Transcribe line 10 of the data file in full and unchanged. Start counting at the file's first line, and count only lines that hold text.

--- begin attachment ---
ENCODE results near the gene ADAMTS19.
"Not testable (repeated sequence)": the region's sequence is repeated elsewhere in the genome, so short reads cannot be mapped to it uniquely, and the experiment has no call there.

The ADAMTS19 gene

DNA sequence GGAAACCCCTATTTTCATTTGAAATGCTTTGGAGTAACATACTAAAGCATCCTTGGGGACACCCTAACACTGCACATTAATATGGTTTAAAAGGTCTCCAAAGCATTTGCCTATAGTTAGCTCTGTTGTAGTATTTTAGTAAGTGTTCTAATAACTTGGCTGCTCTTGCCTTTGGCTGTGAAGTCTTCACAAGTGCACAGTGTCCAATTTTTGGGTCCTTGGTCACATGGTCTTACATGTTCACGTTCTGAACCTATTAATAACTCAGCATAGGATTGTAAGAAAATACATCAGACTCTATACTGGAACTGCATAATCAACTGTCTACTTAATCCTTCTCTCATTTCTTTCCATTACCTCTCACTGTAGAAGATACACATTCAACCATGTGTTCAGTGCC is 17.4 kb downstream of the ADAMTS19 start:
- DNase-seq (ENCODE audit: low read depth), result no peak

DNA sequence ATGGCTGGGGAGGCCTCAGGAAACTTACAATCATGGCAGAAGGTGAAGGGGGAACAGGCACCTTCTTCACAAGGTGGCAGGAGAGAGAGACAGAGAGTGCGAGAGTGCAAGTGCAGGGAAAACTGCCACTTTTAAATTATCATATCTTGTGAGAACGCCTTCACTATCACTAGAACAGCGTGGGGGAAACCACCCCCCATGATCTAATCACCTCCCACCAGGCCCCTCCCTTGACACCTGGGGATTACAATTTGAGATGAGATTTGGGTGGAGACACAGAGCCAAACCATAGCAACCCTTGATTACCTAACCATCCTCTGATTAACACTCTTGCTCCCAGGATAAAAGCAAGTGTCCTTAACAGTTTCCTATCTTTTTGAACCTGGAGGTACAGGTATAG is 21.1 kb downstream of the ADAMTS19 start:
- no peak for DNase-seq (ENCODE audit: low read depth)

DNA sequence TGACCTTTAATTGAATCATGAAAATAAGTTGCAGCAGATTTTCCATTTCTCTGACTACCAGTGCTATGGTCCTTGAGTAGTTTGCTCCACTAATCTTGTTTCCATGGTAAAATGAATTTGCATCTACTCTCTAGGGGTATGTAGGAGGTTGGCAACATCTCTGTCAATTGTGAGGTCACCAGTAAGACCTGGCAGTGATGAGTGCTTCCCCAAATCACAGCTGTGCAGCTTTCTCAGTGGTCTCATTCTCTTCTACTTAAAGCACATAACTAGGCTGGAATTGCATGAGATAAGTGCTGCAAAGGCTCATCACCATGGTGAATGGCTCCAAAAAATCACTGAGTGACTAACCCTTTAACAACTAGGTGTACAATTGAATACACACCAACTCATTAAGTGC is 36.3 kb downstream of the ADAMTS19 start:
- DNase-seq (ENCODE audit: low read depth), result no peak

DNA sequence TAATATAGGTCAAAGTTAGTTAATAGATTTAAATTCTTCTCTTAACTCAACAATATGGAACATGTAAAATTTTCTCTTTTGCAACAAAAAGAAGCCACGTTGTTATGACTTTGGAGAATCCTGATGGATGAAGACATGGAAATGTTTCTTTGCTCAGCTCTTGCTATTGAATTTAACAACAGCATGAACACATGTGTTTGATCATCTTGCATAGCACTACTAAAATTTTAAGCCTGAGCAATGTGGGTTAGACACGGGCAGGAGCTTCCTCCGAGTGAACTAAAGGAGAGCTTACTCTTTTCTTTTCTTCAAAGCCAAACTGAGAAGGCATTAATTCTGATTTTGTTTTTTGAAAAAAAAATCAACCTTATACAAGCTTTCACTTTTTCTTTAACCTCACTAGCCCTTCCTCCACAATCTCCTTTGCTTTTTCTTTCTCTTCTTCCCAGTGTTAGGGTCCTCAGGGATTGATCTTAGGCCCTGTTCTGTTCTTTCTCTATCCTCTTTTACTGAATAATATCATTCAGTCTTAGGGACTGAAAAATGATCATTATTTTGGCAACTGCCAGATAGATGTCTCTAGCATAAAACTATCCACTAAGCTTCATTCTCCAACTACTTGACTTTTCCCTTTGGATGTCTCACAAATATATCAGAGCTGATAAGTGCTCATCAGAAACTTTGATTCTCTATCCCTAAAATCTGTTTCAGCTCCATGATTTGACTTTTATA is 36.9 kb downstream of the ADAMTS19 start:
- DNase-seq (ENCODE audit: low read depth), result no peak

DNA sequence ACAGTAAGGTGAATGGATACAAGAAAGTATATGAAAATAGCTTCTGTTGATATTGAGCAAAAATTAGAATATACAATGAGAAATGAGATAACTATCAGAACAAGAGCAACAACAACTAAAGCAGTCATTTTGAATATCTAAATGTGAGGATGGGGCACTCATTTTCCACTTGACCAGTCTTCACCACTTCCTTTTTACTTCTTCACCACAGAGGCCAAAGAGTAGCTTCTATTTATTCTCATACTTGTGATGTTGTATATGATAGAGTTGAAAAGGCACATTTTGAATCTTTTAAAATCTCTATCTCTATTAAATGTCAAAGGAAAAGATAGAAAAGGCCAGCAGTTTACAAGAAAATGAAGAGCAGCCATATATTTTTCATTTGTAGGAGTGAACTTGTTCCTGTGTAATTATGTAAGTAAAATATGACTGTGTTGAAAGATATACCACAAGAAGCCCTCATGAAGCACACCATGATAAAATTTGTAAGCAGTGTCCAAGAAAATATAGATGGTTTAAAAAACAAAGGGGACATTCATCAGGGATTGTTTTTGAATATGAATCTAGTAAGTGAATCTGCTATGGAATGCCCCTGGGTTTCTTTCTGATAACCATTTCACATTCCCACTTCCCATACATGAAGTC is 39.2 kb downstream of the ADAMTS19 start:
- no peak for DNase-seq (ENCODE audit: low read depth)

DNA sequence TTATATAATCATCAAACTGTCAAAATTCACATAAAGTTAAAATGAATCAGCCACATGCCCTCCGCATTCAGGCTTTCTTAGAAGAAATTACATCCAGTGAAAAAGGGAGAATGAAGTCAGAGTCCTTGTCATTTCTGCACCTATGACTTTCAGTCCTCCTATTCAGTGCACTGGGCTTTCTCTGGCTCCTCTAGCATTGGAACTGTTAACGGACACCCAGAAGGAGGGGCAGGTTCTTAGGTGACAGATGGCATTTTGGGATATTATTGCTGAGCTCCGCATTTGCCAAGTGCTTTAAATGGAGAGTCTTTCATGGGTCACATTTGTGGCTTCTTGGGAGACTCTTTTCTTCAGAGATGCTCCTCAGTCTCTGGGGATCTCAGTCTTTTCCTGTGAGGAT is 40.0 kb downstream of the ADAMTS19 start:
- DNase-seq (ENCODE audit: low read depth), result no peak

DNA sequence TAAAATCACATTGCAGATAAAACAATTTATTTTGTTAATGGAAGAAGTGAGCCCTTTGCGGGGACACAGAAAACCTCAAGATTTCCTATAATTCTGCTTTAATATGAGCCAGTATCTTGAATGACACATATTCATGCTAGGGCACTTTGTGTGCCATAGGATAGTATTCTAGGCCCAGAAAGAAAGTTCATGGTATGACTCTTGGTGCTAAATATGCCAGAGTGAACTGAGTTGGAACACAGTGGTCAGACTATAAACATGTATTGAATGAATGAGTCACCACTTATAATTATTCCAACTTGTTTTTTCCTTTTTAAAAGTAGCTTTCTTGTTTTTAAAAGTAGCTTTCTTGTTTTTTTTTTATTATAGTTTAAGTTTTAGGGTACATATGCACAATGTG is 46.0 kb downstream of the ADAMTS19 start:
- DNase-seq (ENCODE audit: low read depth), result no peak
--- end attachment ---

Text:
DNA sequence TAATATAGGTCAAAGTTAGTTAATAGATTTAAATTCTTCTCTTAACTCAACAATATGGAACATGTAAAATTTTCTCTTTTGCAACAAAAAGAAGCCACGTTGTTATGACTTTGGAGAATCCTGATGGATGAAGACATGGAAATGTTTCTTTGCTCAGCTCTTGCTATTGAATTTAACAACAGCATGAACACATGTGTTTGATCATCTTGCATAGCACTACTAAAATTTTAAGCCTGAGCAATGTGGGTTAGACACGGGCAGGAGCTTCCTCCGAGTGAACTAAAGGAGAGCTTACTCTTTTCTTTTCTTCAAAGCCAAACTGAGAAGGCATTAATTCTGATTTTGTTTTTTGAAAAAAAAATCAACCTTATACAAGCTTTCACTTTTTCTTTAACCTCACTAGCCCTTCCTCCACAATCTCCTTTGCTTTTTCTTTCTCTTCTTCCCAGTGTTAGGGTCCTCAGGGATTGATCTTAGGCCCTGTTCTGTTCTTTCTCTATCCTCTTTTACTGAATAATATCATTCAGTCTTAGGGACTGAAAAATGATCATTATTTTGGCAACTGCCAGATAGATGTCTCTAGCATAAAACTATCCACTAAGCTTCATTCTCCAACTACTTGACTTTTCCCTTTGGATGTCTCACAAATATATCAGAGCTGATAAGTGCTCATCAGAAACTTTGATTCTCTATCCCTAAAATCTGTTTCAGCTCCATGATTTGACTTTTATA is 36.9 kb downstream of the ADAMTS19 start: